Graham Reid | | 1 min read
Not everything in life is serious and Henry Phillips takes a skewed view of the world. The title track of his album On the Shoulders of Freaks notes that all those great Greek philosophers "had a thing for little boys", that Katherine the Great enjoyed large animals, Hemingway put a bullet through his head, Salvador Dali's paintings were heaven sent even though he ate his own excrement, Truman Capote was intoxicated 20 hours a day . . . yes, we're standing on the shoulders of freaks.
I only ever saw Phillips perform once -- he opened for a howling funny show called Butt Pirates of The Caribbean in LA many, many years ago -- but I have never forgotten him. He looked so innocent as a singer-songwriter and could just have easily sung mopey stuff like so many of those in that city which gave us James, then many other, Taylors.
But he sang acerbic songs with a political or social twist, and he had wickedly funny punchlines or intros which sometimes sailed very close to being offensive (jokes about child brides aren't popular in politically correct LA).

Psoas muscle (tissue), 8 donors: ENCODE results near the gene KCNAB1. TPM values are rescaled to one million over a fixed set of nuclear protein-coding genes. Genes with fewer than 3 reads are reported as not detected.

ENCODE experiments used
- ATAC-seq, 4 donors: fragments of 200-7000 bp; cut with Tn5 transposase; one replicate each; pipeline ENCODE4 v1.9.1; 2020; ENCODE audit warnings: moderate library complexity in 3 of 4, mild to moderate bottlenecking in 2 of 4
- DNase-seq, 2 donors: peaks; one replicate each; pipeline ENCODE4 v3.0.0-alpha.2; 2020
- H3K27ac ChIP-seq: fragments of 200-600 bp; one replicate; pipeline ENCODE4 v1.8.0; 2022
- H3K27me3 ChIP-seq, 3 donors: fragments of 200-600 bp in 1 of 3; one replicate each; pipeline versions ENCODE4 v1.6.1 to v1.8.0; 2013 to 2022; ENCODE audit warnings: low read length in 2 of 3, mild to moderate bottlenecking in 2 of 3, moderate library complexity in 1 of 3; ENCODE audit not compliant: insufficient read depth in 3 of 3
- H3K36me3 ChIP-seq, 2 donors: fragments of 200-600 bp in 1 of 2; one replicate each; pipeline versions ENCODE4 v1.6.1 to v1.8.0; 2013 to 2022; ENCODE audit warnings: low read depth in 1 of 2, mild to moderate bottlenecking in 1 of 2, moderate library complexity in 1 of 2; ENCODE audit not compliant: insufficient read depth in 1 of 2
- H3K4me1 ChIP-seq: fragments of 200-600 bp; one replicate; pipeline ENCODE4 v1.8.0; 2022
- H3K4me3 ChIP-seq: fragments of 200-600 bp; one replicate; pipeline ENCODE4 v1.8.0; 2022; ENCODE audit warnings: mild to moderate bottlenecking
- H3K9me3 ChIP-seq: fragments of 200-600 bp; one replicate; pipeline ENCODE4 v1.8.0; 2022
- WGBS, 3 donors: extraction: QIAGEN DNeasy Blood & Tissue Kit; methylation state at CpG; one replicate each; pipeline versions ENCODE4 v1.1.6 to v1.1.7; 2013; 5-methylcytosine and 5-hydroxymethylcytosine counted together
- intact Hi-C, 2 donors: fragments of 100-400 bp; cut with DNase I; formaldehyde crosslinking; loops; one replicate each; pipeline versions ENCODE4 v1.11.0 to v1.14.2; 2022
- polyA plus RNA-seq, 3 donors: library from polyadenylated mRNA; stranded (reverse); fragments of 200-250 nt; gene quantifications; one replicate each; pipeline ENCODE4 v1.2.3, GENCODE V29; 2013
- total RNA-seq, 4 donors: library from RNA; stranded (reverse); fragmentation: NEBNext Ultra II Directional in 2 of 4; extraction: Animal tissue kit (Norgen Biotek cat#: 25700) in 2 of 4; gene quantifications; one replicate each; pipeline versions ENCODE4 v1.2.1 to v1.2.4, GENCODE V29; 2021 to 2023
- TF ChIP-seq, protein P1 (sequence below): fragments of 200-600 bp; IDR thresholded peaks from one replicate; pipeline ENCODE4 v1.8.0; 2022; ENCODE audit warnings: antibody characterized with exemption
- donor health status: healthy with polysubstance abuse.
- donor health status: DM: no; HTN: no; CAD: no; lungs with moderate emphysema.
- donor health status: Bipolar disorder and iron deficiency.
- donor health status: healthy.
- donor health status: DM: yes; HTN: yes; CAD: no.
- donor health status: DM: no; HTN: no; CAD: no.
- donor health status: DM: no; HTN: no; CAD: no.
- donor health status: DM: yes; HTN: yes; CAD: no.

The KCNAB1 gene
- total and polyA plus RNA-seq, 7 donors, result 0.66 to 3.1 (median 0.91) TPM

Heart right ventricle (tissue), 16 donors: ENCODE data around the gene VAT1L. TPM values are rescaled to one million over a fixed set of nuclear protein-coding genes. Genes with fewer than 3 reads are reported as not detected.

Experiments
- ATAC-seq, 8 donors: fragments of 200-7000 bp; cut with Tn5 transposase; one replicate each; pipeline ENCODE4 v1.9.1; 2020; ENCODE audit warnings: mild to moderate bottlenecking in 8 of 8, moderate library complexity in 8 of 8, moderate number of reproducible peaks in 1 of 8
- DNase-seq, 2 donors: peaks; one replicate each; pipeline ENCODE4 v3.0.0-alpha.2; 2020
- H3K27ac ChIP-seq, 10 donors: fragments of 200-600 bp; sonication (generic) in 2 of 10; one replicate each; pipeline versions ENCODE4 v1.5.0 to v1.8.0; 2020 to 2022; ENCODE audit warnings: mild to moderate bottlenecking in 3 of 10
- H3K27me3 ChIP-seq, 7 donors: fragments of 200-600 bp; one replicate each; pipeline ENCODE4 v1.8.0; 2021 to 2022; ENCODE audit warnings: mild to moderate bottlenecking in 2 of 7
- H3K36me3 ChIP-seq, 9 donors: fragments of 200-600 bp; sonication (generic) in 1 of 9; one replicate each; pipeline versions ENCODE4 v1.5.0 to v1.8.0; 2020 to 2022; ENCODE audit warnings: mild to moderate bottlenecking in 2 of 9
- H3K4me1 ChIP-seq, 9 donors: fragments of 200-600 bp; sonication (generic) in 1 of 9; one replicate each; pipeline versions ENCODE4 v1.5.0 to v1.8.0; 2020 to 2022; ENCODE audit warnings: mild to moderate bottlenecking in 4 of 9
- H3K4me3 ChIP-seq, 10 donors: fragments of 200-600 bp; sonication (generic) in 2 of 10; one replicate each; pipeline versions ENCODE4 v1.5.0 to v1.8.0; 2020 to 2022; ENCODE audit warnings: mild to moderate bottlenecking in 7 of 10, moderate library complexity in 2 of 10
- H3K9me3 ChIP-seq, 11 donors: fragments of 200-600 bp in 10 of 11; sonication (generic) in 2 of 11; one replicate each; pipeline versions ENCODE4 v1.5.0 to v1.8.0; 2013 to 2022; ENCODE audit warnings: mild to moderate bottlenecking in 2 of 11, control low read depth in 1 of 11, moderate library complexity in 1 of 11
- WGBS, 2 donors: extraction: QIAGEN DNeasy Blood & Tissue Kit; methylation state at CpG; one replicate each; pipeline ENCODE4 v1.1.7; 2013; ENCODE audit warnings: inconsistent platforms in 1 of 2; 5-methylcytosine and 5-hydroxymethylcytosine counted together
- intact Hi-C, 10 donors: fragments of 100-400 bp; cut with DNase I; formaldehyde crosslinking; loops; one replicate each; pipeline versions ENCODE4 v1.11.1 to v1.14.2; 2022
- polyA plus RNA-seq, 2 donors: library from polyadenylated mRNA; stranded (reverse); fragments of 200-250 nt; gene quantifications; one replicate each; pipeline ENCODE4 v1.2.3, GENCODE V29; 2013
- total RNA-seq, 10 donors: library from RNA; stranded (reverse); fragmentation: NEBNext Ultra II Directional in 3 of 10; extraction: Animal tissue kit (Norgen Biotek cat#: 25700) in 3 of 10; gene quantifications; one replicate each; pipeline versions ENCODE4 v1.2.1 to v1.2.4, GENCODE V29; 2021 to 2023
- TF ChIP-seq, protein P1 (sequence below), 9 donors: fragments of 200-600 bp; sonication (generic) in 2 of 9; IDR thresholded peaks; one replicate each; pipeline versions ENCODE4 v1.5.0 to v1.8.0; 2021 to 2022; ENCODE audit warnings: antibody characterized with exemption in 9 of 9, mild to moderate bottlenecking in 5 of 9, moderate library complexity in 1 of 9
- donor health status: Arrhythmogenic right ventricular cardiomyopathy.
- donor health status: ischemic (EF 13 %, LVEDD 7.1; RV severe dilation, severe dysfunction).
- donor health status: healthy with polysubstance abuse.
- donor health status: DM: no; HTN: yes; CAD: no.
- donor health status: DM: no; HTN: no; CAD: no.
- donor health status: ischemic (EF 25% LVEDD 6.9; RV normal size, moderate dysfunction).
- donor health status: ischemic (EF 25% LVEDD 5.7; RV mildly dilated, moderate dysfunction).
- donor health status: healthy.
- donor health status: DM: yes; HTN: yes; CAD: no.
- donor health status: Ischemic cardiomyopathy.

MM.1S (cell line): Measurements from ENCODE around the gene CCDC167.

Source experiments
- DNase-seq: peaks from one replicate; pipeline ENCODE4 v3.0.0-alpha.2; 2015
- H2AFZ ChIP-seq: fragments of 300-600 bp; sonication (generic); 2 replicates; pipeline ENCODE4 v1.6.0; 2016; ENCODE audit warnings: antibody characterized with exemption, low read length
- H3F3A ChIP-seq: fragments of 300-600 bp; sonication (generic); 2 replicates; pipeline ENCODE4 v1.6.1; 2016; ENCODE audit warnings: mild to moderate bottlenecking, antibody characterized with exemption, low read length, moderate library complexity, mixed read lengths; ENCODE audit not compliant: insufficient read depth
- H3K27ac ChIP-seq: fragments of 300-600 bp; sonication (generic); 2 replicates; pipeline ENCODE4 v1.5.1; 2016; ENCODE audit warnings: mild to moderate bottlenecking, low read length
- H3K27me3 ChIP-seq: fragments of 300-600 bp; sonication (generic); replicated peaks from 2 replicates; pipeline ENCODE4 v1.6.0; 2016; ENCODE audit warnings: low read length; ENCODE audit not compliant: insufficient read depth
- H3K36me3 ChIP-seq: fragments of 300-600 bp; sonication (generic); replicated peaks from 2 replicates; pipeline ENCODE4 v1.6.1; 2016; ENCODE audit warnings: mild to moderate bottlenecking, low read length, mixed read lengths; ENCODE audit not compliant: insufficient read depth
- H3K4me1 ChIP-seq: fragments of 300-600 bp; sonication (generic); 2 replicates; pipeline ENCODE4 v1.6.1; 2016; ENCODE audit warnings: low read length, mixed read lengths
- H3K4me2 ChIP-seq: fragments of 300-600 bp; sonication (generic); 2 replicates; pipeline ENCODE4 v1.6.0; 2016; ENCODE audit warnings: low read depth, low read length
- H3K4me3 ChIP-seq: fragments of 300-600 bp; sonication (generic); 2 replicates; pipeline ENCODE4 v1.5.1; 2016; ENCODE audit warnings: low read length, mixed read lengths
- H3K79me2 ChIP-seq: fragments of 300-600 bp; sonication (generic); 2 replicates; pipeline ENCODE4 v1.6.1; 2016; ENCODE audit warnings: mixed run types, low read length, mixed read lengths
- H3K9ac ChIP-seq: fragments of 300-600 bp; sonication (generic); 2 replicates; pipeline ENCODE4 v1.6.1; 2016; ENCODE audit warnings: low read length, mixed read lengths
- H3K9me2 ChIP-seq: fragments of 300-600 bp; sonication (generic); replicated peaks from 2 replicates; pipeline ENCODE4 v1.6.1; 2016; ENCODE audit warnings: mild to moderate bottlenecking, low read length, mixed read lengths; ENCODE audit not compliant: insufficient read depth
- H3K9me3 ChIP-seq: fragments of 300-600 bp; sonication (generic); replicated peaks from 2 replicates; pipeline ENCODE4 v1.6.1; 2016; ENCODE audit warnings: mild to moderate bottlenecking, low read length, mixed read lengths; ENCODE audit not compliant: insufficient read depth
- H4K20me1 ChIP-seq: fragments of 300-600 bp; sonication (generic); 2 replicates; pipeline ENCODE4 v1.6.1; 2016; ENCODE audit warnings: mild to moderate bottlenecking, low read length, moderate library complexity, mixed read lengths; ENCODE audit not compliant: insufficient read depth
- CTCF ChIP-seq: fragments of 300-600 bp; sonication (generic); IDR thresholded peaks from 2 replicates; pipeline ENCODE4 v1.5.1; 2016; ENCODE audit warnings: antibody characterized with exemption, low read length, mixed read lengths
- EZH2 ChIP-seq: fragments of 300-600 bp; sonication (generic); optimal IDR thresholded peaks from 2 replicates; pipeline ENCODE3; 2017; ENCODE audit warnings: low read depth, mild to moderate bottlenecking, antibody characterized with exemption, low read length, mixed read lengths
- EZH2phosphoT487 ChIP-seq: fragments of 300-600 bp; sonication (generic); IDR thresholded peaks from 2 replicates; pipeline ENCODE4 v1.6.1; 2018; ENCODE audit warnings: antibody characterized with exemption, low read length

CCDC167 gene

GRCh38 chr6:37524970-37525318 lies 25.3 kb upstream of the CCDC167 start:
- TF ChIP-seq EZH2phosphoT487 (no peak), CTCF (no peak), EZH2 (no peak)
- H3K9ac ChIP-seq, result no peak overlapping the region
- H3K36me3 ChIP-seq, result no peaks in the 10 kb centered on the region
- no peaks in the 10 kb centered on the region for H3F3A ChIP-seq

Try this as an intro: "This is a song I wrote for a girl, it's kind of funny story because when I first met her she didn't speak a word of English and I didn't speak . . . you know, whatever language she spoke. But the sex was tremendous. Anyway this is a song I wrote for her on her 13th birthday . . ."
He tells a funny story about the guitar he is using: he borrowed it from a friend who was reluctant to lend it because it was so special, but finally he did and at a gig Phillips scratched it. He didn't know how to tell his friend, "but problems have a funny way of working themselves out. I got a call from his mom a couple of weeks later saying he had been killed in a car accident and . . . I'm like, 'Thank god!'"
Or this: "I wrote this when I was driving. I don't know if you've ever had this happen, you hit a bump in the road . . . so I did and I look behind and there's like rabbit fur everywhere -- and the woman who had been wearing it was hobbling across the street . . ."
This was a particular favourite of mine -- and says so much about contemporary American girls you see so often on reality television shows.
For more one-offs, oddities or songs with an interesting backstory see From the Vaults.